Dietary supplementation of MPM in commercial layers may enrich egg yolks with β-carotene and quercetin. The results of the present study revealed that the highest values (539.93 & 121.47) of β-carotene and quercetin were recorded in Group D, supplemented with 1.5% of MPM, whereas the lowest values were recorded in the control group. A similar trend was observed in the β-carotene and quercetin content of feed samples. Moringa pods are enriched with carotenoids and flavonoids, which are strong natural antioxidants that can modify egg yolk β-carotene and quercetin levels (Gakuya et al., 2014; Liu et al., 2014). This type of response may be attributed to higher levels of β-carotene and quercetin, 2.7-3.10 mg and 80-150 mg per 100g pods, respectively (Lako et al., 2007; Tesfaye et al., 2014). Similarly, other researchers stated that β-carotene is deposited in egg yolk when supplemented with coloured carrots at 70g/bird/day in the basal diet (Okonkwo, 2009; Hammershoj et al., 2010). Most of the β-carotene is enriched in egg yolk, whereas quercetin is enriched in egg albumin in chelation with amino acids. Similar results were reported in other studies in which nutritionists used canthacol, M. oleifera leaf meal, tomato peel, coloured carrots, and apple skin to enrich egg yolk with β-carotene and quercetin (Olson et al., 2008; Gakuya et al., 2014; Liu et al., 2014). Similarly, various studies showed the positive impact of M. oleifera on antioxidant compound deposition in chicken egg yolks (Mbikay, 2012).

Egg yolk selenium values in commercial layers showed a significant linear increase as the dose rate was increased (P 0.05). The group supplemented with maximum levels showed the highest values of selenium, whereas the control group showed the lowest values (Table 4). This higher level of enrichment is based on the form of selenium (seleno-methionine, seleno-cystine), because organic selenium has better bioavailability and retention in tissues (Delezie et al., 2014). Moringa oleifera leaves and pods have 2.88 mg and 25.7 mg/100 g Se per 100g dried leaves, respectively (Table 1). Eggs can be enriched easily with selenium, a key trace mineral that is involved in multiple metabolic, antioxidant, immune stimulator, and anti-ageing processes. Because M. oleifera is enriched with organic selenium, its supplementation may affect egg selenium content (Delezie et al., 2014).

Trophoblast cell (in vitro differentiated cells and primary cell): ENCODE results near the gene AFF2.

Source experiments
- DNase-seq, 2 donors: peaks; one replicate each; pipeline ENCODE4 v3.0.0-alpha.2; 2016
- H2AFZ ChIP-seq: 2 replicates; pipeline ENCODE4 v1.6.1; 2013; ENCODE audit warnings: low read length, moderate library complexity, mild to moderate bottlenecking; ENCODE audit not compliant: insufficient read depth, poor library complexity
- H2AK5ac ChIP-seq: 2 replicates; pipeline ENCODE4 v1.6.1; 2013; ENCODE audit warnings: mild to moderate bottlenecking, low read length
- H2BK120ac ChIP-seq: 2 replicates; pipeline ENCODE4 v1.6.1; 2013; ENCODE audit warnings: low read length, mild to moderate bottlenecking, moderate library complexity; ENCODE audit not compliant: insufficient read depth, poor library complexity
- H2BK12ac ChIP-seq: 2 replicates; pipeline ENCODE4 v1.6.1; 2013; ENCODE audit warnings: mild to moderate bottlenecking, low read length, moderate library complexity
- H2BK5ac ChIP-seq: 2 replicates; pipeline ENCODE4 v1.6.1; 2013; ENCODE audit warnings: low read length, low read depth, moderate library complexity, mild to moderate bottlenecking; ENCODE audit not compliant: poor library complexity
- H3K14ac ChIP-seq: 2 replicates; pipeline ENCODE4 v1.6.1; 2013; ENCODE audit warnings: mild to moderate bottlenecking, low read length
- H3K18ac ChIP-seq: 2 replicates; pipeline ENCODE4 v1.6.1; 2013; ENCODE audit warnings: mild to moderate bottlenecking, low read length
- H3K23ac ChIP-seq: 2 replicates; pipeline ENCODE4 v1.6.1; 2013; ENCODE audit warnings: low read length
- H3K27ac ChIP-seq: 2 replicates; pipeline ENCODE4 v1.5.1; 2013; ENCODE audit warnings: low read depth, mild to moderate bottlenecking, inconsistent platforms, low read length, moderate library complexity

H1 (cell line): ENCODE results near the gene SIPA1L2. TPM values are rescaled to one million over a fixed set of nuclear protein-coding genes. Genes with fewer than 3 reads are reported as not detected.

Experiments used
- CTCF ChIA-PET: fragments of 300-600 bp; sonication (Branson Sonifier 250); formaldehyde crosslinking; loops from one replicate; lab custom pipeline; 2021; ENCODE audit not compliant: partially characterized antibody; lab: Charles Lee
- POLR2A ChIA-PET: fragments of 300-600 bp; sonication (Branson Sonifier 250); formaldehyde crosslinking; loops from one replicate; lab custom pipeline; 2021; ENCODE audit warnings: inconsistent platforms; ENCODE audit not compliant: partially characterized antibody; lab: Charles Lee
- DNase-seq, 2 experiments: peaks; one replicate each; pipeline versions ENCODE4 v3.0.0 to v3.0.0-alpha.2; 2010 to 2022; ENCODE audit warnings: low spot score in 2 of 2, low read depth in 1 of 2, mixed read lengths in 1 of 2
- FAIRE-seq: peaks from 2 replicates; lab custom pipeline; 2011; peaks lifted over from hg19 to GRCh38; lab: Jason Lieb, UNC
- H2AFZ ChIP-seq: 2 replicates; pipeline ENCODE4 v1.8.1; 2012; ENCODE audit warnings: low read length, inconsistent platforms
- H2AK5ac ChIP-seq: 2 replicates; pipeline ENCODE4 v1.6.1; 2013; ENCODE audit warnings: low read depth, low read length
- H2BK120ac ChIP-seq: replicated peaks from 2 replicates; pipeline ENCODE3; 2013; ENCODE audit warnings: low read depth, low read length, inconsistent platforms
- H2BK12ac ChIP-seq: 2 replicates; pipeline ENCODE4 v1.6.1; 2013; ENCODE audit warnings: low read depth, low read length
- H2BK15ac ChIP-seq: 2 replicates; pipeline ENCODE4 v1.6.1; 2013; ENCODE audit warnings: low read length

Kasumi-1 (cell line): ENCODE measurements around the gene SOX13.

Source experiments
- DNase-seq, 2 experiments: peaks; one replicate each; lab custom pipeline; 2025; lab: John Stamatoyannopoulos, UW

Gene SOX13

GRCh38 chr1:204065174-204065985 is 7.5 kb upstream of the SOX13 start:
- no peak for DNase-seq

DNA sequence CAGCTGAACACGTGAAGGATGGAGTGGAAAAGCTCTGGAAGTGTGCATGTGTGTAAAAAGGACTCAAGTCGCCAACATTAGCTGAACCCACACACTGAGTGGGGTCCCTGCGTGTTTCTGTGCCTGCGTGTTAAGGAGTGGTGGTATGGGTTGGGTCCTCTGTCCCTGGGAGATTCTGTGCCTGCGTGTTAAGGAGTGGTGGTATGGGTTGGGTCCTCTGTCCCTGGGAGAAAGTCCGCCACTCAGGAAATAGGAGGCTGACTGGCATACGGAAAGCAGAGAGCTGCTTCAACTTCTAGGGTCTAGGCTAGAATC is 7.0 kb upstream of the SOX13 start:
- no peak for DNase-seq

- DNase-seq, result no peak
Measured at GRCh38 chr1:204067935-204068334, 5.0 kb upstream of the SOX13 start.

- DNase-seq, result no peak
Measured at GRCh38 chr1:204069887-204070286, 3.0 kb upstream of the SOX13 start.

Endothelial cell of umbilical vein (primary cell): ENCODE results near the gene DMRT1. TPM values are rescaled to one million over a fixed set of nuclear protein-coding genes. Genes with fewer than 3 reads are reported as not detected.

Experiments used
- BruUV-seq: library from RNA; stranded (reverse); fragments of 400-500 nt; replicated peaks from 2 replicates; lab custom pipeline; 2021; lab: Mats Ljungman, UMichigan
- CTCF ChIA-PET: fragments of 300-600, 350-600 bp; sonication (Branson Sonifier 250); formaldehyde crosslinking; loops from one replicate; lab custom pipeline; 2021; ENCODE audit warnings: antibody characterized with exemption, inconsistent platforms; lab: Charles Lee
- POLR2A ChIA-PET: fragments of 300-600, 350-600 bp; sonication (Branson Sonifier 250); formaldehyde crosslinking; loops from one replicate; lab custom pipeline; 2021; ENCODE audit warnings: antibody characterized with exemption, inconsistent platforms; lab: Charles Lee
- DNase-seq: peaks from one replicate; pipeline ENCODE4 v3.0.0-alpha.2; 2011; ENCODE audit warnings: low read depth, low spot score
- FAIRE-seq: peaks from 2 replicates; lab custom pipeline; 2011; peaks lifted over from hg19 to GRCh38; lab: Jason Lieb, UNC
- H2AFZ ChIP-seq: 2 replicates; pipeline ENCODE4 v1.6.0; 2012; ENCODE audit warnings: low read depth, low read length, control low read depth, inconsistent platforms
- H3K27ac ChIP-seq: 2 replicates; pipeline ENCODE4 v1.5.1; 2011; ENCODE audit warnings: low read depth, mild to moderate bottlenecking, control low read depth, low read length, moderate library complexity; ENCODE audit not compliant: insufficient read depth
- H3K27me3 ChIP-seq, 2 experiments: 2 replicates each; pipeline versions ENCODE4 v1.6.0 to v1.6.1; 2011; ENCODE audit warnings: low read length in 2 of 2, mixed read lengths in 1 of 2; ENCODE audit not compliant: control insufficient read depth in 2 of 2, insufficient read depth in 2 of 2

In a study conducted by Farrell (2013), it was concluded that supplementation of layer diets with organic selenium @ 0.4 mg/kg of feed, the deposition in eggs would reach up to 20-60 µg/100 g edible egg. Selenium and methionine have a close relationship in metabolism. Birds supplemented only with methionine (3.2, 4.0, and 5.4g/kg) without selenium showed 0.48, 0.63, and 0.62 µg/g of deposited selenium in egg yolk, whereas this deposition was increased with an increment of selenium (Wang et al., 2010; Gravena et al., 2011). An organic form of selenium can easily enrich eggs, as was shown in a study conducted by Bennett and Cheng, (2010), in which they used sodium selenite (0.3 µg Se/g of feed) along with selenium yeast SSAF-600® (Diamond V Mills, Cedar Rapids, IA, USA), an organic source with the concentrations 1.0, 2.4, and 5.1 µg Se /g of diet. They reported that by supplementing 0.3-0.5 µg/g feed the eggs were enriched up to 10-29 µg Se. From these studies, it can be concluded that the higher the bioavailability and concentration of the selenium source in the supplemented diet, the higher the assimilation rate in the egg yolk. Similarly, other studies reported that selenium yeast, seleno-methionine and sodium selenite enrich the egg yolk (Wang et al., 2010; Delezie et al., 2014).

Dietary supplementation of MPM manipulated the lipid profile of egg yolk, resulting in significant (P 0.05) decrease in total cholesterol (Table 4). The control diet showed the highest level of cholesterol. The lowest levels were recorded in the Group D supplemented with the maximum dose (Table 4). Plants are enriched with phytosterols, which decrease the cholesterol levels of eggs, and serum (Hussain et al., 2014). MPM is enriched with a sterol (β-sitosterol), which is responsible for decreasing cholesterol content (Hussain et al., 2014). Cholesterol levels of eggs are also influenced by antioxidants (flavonoids and carotenoid) in the diet. Antioxidants potentiate the production of bile salts, which results in emulsification of fats and decrease in the absorption of lipids so decreasing the levels of cholesterol (Srinivasan, 2005; Nobakht & Moghaddam, 2013). Plant sterols and antioxidants decrease the absorption process and expedite the faecal drain of cholesterol, resulting in a hypocholesterolemic effect (Benakmoum et al., 2013). Reduction in egg cholesterol level could be due to fibre contents of M. oleifera and cassava peel, which play a significant role in binding and excreting cholesterol (Ghasi et al., 2000; Oladun-joye et al., 2010; Olugbemi et al., 2010).